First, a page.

As a story teller I trust John Updike implicitly. He is one of those writers that I imagine wrote with an enviable amount of ease. I am currently on an Updike bent, reading his short stories with such voraciousness that I seem to be doing little else. A & P is great as is Avec La Bebe-Sitter which tells of a couple who uproot their American life for a few months in the South of France. With an almost debilitating lack of french, Janet and Kenneth Harris manage to employ a middle-aged baby sitter named Marie who, although very kind, is not immediately taken in by the three Harris children. Finally, towards the end of this very short story, Kenneth reveals to Marie with his limited repertoire of words that the reason for the Harris’s coming to France was because of Kenneth’s affair with another woman, back in America.
Marie, looking up from the vivid drawing with very dark eyes, asked a long question in which he seemed to hear the words ‘France’ and ‘pourquoi’.
“Why did we come to France?” He asked her in English. She nodded. He said what he next said in part, no doubt, because it was the truth, but mainly, probably, because he happened to know the words. He put his hand over his heart and told the baby-sitter, “J’aime une autre femme.”
Marie’s shapely plucked eyebrows lifted, and he wondered if he had made sense. The sentence seemed foolproof; but he did not repeat it. Locked in linguistic darkness, he had thrown open the most intimate window of his life. He felt the relief, the loss of constriction, of a man glimpsing light at the end of a tunnel.
Marie spoke very carefull. “Et Madame? Vous ne l’aimez pas?”
There was a phrase, Kenneth knew, something like ‘Comme ci, comme ca,’ which might roughly outline the immense ambiguous mass of his guilty, impatient, fond, and forlorn feelings towards Janet. but he didn’t dare it, and instead, determined to be precise, measured off about an inch and a half with his fingers and said, “Un petit peu pas.”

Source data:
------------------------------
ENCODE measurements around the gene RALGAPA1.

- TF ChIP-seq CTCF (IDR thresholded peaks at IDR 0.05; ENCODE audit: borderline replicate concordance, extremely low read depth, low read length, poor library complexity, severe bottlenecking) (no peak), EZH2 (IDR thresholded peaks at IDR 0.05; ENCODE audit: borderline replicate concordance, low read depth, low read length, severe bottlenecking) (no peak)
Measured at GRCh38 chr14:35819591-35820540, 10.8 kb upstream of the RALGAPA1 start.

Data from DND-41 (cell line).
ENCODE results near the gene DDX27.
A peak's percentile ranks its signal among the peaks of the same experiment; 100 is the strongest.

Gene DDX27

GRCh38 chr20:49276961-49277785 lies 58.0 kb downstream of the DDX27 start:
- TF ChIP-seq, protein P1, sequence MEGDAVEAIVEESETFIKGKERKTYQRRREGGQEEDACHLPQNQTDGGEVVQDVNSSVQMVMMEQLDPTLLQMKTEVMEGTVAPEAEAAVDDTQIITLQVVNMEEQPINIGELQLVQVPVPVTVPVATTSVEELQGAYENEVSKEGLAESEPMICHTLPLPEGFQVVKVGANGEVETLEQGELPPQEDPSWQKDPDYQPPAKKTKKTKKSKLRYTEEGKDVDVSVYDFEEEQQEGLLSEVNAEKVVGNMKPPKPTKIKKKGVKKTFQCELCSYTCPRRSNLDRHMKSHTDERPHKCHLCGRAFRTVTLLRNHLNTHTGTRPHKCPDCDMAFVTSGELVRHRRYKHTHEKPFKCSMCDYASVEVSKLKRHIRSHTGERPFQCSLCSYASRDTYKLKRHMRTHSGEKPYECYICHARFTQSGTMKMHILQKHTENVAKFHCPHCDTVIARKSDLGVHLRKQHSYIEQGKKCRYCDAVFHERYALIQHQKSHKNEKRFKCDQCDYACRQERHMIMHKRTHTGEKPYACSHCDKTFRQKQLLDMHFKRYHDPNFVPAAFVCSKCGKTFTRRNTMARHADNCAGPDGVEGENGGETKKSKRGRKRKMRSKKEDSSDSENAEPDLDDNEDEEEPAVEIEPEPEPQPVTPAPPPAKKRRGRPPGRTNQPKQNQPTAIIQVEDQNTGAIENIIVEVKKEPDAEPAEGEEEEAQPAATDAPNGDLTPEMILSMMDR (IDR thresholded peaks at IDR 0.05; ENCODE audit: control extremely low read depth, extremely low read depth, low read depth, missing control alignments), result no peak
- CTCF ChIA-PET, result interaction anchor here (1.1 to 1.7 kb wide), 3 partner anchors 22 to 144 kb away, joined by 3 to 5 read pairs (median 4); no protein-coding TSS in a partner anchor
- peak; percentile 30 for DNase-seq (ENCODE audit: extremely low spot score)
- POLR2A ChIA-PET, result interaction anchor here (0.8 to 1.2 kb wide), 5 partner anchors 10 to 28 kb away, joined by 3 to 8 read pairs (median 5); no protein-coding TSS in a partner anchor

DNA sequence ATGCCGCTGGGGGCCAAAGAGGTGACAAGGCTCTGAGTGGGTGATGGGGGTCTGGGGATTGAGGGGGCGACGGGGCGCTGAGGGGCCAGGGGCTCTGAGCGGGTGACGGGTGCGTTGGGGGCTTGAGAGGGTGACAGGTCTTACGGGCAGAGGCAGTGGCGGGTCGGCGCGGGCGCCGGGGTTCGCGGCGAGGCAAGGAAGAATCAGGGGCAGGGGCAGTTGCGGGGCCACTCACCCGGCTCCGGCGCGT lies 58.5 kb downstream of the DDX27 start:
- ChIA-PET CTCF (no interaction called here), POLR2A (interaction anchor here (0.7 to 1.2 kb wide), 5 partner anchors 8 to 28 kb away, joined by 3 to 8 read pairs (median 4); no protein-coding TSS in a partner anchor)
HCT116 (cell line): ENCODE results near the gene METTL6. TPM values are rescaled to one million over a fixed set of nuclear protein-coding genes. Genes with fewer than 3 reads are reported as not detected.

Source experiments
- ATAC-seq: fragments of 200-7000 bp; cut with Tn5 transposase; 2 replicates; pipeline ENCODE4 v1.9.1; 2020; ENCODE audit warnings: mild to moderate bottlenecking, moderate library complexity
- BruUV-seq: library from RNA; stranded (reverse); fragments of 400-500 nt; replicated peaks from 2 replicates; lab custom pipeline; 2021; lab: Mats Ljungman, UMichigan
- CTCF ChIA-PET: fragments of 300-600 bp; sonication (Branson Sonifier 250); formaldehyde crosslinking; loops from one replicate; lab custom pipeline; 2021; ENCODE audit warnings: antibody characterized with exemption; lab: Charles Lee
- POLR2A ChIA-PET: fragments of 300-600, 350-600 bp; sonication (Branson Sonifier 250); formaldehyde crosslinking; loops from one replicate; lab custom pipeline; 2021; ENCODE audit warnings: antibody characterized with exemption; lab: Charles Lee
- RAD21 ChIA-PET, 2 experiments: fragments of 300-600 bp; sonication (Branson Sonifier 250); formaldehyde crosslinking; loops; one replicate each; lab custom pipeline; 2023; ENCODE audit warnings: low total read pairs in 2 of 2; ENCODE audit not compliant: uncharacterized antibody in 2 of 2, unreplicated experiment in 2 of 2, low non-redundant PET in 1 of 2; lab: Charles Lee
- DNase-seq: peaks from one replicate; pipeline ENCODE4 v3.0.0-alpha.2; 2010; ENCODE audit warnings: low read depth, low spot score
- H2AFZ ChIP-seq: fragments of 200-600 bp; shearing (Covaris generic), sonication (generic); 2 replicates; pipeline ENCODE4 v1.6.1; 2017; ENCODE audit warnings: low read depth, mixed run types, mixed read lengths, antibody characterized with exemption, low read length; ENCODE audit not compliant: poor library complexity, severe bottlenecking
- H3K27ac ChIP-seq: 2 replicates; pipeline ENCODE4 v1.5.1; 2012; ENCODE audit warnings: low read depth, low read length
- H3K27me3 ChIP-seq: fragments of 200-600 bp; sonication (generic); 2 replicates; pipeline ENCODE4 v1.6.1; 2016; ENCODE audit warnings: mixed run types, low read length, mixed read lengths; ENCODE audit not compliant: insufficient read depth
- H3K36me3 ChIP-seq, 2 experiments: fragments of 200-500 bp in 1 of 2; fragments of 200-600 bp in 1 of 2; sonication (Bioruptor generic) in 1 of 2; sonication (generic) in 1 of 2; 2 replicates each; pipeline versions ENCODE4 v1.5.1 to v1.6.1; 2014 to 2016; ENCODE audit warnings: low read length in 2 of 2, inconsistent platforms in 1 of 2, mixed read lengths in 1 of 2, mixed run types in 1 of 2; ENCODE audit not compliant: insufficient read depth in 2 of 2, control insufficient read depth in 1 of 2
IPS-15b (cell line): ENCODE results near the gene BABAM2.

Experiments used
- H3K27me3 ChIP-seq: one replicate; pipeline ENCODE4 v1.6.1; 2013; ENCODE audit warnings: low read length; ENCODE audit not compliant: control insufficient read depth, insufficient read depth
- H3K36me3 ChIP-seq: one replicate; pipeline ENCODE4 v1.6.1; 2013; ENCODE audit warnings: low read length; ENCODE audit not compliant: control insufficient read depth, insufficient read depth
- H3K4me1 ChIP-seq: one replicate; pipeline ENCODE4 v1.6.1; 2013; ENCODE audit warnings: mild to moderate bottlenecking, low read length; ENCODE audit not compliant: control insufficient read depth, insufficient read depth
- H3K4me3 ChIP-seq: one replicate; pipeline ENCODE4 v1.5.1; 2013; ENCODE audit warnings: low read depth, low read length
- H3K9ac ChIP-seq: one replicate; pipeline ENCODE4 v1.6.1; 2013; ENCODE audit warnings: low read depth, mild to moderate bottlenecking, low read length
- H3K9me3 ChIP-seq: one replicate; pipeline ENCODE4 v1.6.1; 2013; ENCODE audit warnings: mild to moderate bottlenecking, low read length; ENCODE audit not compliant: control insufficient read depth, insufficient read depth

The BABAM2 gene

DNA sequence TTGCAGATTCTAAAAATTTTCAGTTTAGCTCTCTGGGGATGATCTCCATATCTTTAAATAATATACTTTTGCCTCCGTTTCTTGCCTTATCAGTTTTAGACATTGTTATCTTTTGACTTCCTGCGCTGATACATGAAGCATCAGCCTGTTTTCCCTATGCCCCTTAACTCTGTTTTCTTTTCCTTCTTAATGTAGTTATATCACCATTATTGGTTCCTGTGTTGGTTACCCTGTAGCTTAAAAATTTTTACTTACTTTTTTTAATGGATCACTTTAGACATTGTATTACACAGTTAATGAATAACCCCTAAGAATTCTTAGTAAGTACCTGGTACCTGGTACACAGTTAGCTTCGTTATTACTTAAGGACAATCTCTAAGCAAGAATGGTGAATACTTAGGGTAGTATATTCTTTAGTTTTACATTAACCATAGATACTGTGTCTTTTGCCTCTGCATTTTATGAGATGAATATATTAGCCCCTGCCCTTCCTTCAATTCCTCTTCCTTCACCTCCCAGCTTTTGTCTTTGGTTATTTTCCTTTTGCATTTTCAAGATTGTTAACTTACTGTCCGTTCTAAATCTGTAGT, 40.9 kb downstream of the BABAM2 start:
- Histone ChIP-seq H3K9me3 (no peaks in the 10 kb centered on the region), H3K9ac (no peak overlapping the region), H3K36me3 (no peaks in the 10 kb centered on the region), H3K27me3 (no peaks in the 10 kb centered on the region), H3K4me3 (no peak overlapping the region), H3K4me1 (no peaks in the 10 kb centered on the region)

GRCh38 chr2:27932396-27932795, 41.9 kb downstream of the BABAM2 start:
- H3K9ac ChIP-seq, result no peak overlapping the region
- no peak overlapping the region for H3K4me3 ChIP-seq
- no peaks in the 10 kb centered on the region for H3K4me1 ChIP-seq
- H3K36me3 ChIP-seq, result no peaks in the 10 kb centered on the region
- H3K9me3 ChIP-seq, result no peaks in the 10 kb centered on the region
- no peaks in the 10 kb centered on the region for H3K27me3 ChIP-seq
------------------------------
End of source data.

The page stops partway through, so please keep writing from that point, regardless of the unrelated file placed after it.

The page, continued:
“Ahhhh.” And now Marie, as if the languages had been reversed, was speechless.
Marie’s presence seems to provide a bridge between Kenneth and Janet that at the beginning of the story we weren’t even aware was missing. The last sentence says as much :
In short, they became a menage.
We are not completely sure of what becomes of Kenneth and Janet but we do know that Marie provides some space in which they both can breathe and allows them to resume some sense of themselves as individuals in a way that might just reunite them as a couple. The power of language and the space that opens up when there is a lack of, or inaccessibility to, language is presented to us so simply and easily by Updike that one must pay attention to what they are reading. His writing is so pleasurable that you can read without ‘reading’ in the way that sometimes we look without seeing. When I reread this story there were so many subtle turns and nuances that provide a richness and depth to an otherwise fairly straightforward narrative.
Updike is the master of the quotidien. He takes everyday people living everyday lives and illuminates all the threads and stitches that make up the fabric of life. The Wallet, for example tells the story of an ageing man who loses his wallet, a loss which coincides with his awaiting the arrival of a cheque in the mail which is of a sizeable amount and seems to be too long in coming. He searches high and low for his wallet and calls the company who has sent the cheque several times, all to no avail. His growing paranoia is built on his idea that some sort of conspiracy has taken place and that his wallet and the cheque have both been thieved. He cancels the cheque and calls the bank to freeze his accounts. However the next day his grandchilren arrive for the weekend and his grandson finds the wallet entangled in the blanket that is used on cold nights in the TV room. The story is both sad and funny and shows the subtleties of the human brain and the emotions that wrap us up so tightly in our own futile existences.
In short, Updike is (or was) brilliant, simple, funny and gives such great pleasure to those who read him. Very american, very upstate New York, at times sexist and at others inappropriate. He was a man of his times and in many ways draws parallels (for me at least) with JD Salinger. In any case, if you haven’t read much Updike recently, get into it now.